Reaction to prevention
June 23, 2015
Ingredients do double-duty as interventions against foodborne pathogens.
The US food supply is one of the safest in the world. However, increased globalization of the food industry coupled with consumers’ demands for convenience can create vulnerabilities in the food-safety supply chain. Because the risk of contamination cannot be prevented completely, it is imperative that processors do their part to eliminate the presence of potentially deadly pathogens or prevent their growth.
The Food Safety Modernization Act requires food processors to shift their focus from reaction to prevention. In the meat and poultry industries, prevention focuses on protection from pathogens such as Listeria monocytogenes, Escherichia coli and Salmonella.
“There are pathogenic bacteria that are inherent in the processing of meat and poultry products and they must be controlled to ensure product is safe to consume,” says John Wyatt, regional product manager-health division of DuPont Nutrition & Health in New Century, Kan.
Tom Rourke, senior business development manager, for Corbion Purac, Lenexa, Kan., adds, “Listeria is ubiquitous in the environment, so even the best meat processors could have issues.”
What makes Listeria such an issue with meat and poultry is that this pathogen resists historical microbial growth inhibitors such as salt and acidity. It also readily grows at refrigerated temperatures. And though freezing temperatures will stop its growth, this hearty bacterium remains viable.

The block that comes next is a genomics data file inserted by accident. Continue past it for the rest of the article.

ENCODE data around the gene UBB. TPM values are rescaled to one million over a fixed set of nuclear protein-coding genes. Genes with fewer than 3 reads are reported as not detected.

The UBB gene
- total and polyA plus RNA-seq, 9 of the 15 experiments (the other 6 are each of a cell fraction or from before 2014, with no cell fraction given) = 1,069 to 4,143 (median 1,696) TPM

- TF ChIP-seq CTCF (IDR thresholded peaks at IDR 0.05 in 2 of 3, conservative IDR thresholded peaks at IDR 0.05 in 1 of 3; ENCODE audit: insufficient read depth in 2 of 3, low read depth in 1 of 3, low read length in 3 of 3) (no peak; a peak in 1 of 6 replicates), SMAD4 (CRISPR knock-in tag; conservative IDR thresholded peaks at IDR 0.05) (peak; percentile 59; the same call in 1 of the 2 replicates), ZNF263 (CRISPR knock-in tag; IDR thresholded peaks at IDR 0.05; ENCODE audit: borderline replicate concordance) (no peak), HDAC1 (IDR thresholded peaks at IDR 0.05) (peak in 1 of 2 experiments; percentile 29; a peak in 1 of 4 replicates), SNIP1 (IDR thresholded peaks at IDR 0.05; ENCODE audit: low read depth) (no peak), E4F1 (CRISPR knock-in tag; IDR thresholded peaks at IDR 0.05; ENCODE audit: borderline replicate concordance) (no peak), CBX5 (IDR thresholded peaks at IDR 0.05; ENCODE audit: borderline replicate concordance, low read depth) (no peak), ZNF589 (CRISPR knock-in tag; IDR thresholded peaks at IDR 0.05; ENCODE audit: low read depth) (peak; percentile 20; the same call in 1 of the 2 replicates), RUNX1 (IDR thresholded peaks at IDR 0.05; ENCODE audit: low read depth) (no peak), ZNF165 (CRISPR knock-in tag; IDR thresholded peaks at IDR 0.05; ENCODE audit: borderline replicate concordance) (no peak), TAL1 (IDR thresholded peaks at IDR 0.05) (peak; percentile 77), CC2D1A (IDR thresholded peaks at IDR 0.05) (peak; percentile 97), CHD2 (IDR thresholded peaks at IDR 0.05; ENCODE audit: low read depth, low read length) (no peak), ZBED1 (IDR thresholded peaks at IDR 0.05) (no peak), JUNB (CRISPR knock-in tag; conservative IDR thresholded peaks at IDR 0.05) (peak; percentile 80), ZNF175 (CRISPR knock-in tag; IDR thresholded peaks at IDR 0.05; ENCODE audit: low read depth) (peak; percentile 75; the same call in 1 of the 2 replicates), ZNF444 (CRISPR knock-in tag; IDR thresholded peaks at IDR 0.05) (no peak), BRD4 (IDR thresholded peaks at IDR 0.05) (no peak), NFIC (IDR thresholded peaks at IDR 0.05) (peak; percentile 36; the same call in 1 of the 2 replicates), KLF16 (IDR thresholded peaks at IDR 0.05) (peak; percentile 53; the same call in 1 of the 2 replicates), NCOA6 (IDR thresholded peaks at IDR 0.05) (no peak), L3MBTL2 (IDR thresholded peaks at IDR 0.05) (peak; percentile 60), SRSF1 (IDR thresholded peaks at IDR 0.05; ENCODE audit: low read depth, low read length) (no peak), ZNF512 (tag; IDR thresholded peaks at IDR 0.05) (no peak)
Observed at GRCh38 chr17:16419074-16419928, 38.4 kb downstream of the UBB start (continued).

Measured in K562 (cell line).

Proper cooking and reheating of foods effectively controls Listeria. However, certain refrigerated foods such as ready-to-eat (RTE) meat and poultry products, in particular, those purchased through the deli or in a hand-prepared sandwich, are susceptible to contamination, as these products are repeatedly exposed to microorganisms in the environment. Because these products do not require further cooking prior to consumption, they can be carriers of this deadly pathogen. Because the presence of Listeria does not change the taste or smell of the food, it easily goes undetected. This makes it imperative that manufacturers of these products take all possible precautions to ensure safety, including inclusion of food safety ingredients.
Listeria is often the main concern in production of ready-to-eat meat products.
“Food safety ingredients help to extend the shelf-life of meat and poultry products by protecting the product from microbial spoilage and foodborne pathogens, as well as delay color and flavor loss,” says Courtney Schwartz, marketing manager of Kemin in Des Moines, Iowa.
By themselves, food safety ingredients may not give the level of safety required in the food, according to Wyatt. “As part of a comprehensive system, they can play an important part in achieving and maintaining food safety objectives,” he said. “They should be used as part of a multi-hurdle approach that includes consideration of processing temperatures, salt content and pH.”
Hurdle technology combines treatments and ingredients to enhance shelf stability, safety and quality of foods. Antimicrobials, such as organic acids, bacteriocins, antimycotics and essential oils, can eliminate or inhibit the growth of microorganisms, including pathogens.
It is important to distinguish between technologies that ensure quality throughout shelf-life, e.g., prevent spoilage, off flavors, discoloration, etc., and those that keep a food safe to eat. Some technologies will do both, but the fact is that most reported cases of food-borne illness result from the consumption of perfectly palatable food. Invisible pathogens invade the body and wreak havoc. Because the end result can be fatal, the product is typically recalled when pathogens are detected in food.
Schwartz explains, “Microbial spoilage is more of a concern in fresh applications, whereas Listeria is often the main concern in the RTE products.”